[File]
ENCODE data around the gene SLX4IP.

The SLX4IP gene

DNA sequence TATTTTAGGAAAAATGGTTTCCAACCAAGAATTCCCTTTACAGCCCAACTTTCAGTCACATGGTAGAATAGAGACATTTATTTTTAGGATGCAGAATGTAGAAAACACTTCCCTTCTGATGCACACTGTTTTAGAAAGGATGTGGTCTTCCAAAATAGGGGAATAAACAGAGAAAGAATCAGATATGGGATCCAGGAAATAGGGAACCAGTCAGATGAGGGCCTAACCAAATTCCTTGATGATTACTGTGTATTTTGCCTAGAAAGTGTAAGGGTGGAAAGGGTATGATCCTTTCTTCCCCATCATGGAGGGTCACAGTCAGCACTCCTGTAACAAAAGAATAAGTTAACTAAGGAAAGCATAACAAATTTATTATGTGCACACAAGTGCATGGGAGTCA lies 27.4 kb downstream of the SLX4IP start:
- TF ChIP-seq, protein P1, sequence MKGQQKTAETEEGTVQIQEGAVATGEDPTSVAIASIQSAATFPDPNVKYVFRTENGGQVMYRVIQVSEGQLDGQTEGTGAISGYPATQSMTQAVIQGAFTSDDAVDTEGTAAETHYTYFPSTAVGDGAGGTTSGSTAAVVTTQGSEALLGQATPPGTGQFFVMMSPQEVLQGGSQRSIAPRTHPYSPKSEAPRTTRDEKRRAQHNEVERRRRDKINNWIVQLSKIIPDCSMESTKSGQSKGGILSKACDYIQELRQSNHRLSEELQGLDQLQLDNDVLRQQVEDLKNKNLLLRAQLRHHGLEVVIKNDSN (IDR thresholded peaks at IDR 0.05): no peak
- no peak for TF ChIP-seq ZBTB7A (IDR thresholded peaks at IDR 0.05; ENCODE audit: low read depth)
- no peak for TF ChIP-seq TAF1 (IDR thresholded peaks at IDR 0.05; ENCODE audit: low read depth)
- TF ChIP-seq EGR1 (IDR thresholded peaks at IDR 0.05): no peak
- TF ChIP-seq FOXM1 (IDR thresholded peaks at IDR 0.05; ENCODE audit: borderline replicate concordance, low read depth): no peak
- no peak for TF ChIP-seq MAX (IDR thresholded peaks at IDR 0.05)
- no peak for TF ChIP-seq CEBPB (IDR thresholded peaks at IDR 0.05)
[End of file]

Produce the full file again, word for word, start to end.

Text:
ENCODE data around the gene SLX4IP.

The SLX4IP gene

DNA sequence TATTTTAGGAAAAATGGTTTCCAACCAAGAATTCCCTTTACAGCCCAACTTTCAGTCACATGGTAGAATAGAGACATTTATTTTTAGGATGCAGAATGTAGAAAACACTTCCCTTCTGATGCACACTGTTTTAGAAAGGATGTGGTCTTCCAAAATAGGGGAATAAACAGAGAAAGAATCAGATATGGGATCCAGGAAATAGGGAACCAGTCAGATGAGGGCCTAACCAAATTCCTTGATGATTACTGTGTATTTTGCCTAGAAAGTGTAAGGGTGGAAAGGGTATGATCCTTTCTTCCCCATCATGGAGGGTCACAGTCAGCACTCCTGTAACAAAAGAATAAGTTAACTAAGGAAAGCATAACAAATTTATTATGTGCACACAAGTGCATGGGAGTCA lies 27.4 kb downstream of the SLX4IP start:
- TF ChIP-seq, protein P1, sequence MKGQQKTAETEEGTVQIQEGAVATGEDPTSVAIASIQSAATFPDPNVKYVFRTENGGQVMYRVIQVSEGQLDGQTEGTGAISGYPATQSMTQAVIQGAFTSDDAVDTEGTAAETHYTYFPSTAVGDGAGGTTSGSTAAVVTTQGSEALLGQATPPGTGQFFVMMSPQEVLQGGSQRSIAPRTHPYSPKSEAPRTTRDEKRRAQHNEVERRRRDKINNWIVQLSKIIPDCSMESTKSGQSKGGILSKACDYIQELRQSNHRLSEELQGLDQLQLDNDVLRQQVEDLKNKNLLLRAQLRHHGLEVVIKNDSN (IDR thresholded peaks at IDR 0.05): no peak
- no peak for TF ChIP-seq ZBTB7A (IDR thresholded peaks at IDR 0.05; ENCODE audit: low read depth)
- no peak for TF ChIP-seq TAF1 (IDR thresholded peaks at IDR 0.05; ENCODE audit: low read depth)
- TF ChIP-seq EGR1 (IDR thresholded peaks at IDR 0.05): no peak
- TF ChIP-seq FOXM1 (IDR thresholded peaks at IDR 0.05; ENCODE audit: borderline replicate concordance, low read depth): no peak
- no peak for TF ChIP-seq MAX (IDR thresholded peaks at IDR 0.05)
- no peak for TF ChIP-seq CEBPB (IDR thresholded peaks at IDR 0.05)